When setting up a man-overboard routine on our Manatee, it was evident that my Admiral could not handle the mast and boom setup, so I removed it, built a fold-down electronics mast, and added a swinging dinghy crane that is easily managed. She can now bring the dinghy/motor combo aboard easily, and me with it if necessary. Block and tackle setups for the crane and dinghy davits were trashed in favor of hand-crank winches and Amsteel 5400 lb. line.
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Old 06-10-2014, 02:10 PM   #11
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When I bought Gumbo there was a dinghy cradle on top of the aft cabin, another previous owner had later added Kato Davits and the dinghy was, and is, carried on them now. I removed the boom and the cradle to get them out of the way and have them at home. The mast is still in place for radar, lights, etc.
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Old 06-10-2014, 02:13 PM   #12
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Or for suspending an "air chair"
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Old 06-10-2014, 02:16 PM   #13
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Most are good for a dinghy or for man overboard retrieval. Flopper stoppers can place a lot of stress on the rigging so I'd think twice about that. For a 40 footer, you'd need at least 300 square feet of steadying sail to have any benefit.

Some were built on trawlers for cosmetic reasons rather than practical use, so check your structure before putting too much stress on it.
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Old 06-10-2014, 06:21 PM   #14
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Quote:
Originally Posted by RT Firefly View Post
Greetings,
Mr. jc. As Mr. jw states; for a steadying sail BUT in a lot of cases they are used for hoisting a tender, of some sort, aloft. I would NOT attempt to deploy "flopper stoppers". We use the mast/boom to hoist a dink and 15HP motor onto the fly bridge. I'm guessing maybe 400lb. (max). Our mast (wooden) has quite a warp to port and I'm hoping I can continue to hoist with it. The boom is aluminum.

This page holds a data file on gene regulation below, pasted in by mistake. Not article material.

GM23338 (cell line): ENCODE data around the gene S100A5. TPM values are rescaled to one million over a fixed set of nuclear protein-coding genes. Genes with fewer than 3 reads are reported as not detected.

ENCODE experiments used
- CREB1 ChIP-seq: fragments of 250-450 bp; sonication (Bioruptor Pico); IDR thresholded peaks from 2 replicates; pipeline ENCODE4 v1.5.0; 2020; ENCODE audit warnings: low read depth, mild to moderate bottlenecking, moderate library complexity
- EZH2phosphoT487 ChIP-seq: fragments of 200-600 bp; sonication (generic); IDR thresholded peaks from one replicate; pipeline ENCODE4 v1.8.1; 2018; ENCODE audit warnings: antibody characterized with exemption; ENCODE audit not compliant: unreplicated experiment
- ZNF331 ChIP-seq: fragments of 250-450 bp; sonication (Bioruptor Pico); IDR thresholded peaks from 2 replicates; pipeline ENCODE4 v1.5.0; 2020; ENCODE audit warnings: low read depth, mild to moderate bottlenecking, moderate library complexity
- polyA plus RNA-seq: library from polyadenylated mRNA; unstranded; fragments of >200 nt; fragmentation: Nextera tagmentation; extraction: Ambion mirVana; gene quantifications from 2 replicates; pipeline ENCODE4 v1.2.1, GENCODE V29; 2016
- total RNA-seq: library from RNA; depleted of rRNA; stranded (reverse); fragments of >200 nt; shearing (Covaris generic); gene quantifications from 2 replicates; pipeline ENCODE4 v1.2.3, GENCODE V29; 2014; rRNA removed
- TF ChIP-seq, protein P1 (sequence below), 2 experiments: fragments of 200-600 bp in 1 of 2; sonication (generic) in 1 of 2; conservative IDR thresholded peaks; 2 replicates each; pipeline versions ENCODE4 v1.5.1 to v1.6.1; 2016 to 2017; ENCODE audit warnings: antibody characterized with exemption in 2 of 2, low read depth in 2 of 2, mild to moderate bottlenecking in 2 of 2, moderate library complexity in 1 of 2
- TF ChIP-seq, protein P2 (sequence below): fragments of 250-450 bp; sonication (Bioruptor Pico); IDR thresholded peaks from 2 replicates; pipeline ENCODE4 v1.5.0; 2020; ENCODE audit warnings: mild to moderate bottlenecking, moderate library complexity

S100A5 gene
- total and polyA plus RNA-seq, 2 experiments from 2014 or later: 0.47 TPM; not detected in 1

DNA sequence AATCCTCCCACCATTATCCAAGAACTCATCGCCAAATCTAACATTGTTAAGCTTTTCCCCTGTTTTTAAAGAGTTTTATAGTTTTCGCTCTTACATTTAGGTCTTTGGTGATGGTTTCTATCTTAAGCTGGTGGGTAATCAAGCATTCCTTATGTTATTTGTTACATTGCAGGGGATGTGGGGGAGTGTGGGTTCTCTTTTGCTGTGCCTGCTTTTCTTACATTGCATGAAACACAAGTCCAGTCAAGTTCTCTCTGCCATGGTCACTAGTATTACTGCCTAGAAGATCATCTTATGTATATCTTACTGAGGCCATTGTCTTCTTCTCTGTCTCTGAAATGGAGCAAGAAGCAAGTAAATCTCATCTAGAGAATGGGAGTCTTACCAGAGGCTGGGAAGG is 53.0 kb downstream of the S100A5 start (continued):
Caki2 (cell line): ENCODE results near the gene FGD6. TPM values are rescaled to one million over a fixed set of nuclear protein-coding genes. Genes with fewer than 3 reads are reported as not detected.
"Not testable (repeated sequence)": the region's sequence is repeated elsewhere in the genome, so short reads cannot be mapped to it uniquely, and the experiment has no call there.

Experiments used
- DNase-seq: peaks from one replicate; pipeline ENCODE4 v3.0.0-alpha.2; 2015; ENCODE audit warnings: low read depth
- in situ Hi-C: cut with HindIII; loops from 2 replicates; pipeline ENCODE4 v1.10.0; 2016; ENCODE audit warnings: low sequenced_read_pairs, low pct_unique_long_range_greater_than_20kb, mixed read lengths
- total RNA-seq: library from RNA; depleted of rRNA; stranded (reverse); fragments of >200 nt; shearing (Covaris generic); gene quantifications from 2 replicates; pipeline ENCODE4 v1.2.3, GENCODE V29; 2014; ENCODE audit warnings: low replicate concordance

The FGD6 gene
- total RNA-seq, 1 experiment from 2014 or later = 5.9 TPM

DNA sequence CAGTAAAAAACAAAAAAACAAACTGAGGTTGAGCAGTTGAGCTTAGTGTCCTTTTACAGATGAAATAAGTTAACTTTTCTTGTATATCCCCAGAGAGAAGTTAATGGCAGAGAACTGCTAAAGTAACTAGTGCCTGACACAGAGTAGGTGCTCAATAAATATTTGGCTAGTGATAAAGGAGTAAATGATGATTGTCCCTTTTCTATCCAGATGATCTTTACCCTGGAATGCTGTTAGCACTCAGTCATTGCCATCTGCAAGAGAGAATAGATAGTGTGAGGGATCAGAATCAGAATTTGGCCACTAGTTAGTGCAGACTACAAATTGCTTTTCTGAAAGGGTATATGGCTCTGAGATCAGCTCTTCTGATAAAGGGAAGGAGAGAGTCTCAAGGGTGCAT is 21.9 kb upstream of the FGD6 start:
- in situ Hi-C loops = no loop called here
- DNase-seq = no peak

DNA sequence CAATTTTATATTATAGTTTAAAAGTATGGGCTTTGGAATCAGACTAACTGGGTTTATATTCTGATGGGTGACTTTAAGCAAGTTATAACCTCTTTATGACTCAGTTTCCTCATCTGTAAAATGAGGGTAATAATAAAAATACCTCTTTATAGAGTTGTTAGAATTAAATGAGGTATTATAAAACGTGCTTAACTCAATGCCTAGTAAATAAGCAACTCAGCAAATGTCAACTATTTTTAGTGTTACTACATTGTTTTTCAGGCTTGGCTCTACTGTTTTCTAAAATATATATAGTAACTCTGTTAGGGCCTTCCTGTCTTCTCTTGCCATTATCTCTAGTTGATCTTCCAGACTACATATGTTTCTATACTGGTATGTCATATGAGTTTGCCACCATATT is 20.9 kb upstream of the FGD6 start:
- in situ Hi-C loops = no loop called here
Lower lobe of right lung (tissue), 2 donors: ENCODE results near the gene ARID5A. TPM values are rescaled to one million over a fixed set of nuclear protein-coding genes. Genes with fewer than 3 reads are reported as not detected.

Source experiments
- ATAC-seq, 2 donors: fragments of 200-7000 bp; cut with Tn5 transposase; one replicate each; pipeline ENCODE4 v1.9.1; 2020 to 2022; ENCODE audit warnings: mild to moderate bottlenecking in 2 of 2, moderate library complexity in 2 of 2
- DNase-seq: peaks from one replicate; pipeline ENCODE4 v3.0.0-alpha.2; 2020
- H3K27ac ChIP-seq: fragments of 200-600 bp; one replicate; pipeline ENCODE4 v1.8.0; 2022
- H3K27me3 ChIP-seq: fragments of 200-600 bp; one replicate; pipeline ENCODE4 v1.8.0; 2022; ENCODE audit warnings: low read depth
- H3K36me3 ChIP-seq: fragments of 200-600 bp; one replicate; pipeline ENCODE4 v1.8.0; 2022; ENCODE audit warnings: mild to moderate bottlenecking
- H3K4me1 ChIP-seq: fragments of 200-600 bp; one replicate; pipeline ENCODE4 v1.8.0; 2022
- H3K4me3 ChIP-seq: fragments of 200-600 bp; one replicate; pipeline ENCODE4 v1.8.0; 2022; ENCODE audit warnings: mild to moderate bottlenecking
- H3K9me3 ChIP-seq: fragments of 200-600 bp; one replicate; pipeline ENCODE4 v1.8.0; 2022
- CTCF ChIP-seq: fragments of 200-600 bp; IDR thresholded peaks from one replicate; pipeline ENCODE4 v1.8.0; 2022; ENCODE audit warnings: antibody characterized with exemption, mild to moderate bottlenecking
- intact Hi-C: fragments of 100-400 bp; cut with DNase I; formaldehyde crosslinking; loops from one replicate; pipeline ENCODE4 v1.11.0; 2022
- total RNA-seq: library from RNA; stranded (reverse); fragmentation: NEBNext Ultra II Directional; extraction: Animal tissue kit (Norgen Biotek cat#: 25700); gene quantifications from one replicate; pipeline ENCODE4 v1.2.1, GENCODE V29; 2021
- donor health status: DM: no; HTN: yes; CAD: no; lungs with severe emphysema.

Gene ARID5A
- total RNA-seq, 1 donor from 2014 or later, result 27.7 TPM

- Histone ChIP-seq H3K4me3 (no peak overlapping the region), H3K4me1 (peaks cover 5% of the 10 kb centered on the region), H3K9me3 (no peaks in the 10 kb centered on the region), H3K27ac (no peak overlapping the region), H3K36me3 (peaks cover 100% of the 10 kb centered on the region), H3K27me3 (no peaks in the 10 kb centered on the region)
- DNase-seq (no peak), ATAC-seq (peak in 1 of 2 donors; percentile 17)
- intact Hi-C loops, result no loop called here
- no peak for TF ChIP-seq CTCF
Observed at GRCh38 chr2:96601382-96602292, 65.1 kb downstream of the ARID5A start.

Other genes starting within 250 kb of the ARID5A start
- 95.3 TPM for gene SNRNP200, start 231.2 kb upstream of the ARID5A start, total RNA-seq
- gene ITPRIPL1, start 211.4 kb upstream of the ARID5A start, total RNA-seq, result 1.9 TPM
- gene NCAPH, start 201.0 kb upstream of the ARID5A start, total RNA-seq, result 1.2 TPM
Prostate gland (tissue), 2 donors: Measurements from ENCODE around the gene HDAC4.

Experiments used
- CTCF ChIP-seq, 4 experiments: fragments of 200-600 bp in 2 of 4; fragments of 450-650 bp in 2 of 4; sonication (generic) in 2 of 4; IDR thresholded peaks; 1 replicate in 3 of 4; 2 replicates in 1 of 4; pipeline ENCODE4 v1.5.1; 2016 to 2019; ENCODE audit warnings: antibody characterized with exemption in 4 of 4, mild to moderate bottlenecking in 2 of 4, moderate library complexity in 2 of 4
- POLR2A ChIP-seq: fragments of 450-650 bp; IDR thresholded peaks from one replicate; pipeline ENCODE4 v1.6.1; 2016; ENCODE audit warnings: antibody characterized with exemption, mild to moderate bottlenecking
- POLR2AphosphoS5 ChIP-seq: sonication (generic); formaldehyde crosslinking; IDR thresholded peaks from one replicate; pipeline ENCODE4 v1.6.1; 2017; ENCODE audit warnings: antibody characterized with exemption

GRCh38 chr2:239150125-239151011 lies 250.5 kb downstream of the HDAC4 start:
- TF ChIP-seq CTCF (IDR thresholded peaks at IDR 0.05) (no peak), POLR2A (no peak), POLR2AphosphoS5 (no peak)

Firefly correctly points out that you cannot use these masts for flopper stoppers in the sense of stabilizers underway. However, they are frequently used for stabilizers at anchor, also called by some flopper stoppers. Extending the boom out at 90 degrees and then dropping a single fish will have an effect on the boat's roll. The fish in this case is usually a 4 to 6 square foot stainless rectangle, likely hinged in the center.
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Old 06-10-2014, 10:25 PM   #15
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When I speak of "Flopper stoppers" I was talking about deploying a single line from the boom while at anchor or tied to a mooring can in order to dampen the side to side rocking. Either with a single stainless fish or a string of 4 or 5 orange disks (flopper stoppers) on the single line.
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Old 06-10-2014, 10:50 PM   #16
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Quote:
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When I speak of "Flopper stoppers" I was talking about deploying a single line from the boom while at anchor or tied to a mooring can in order to dampen the side to side rocking. Either with a single stainless fish or a string of 4 or 5 orange disks (flopper stoppers) on the single line.
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Why would you want to use a boom to do that? Just tie them to the cleats on either side of the boat. Not saying you could not use a boom, of course, but it completely escapes me why you would want to. I must be missing something here . . .
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Old 06-10-2014, 11:47 PM   #17
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Only because it works more efficiently hanging them further abeam, but a boom would only work for hanging them on one side.
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Old 06-10-2014, 11:54 PM   #18
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Why would you want to use a boom to do that? Just tie them to the cleats on either side of the boat. Not saying you could not use a boom, of course, but it completely escapes me why you would want to. I must be missing something here . . .
Makes sense to me. ... And not having a boom didn't affect my response. ... Mid-side cleats are a boater's best friend.

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Old 06-11-2014, 12:55 AM   #19
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Only because it works more efficiently hanging them further abeam, but a boom would only work for hanging them on one side.


Exactly !

The boom moves the flopper stopper further away from the center line greatly increasing the amount of dampening effect. I would think the difference of roll would be huge. We used a flopper stopper in our sailboat boom all the time in California and Mexico with excellent results. The further from the center line the better.. and it moves the center of effort to the top of the mast... leverage is your best friend.

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Old 06-11-2014, 07:16 AM   #20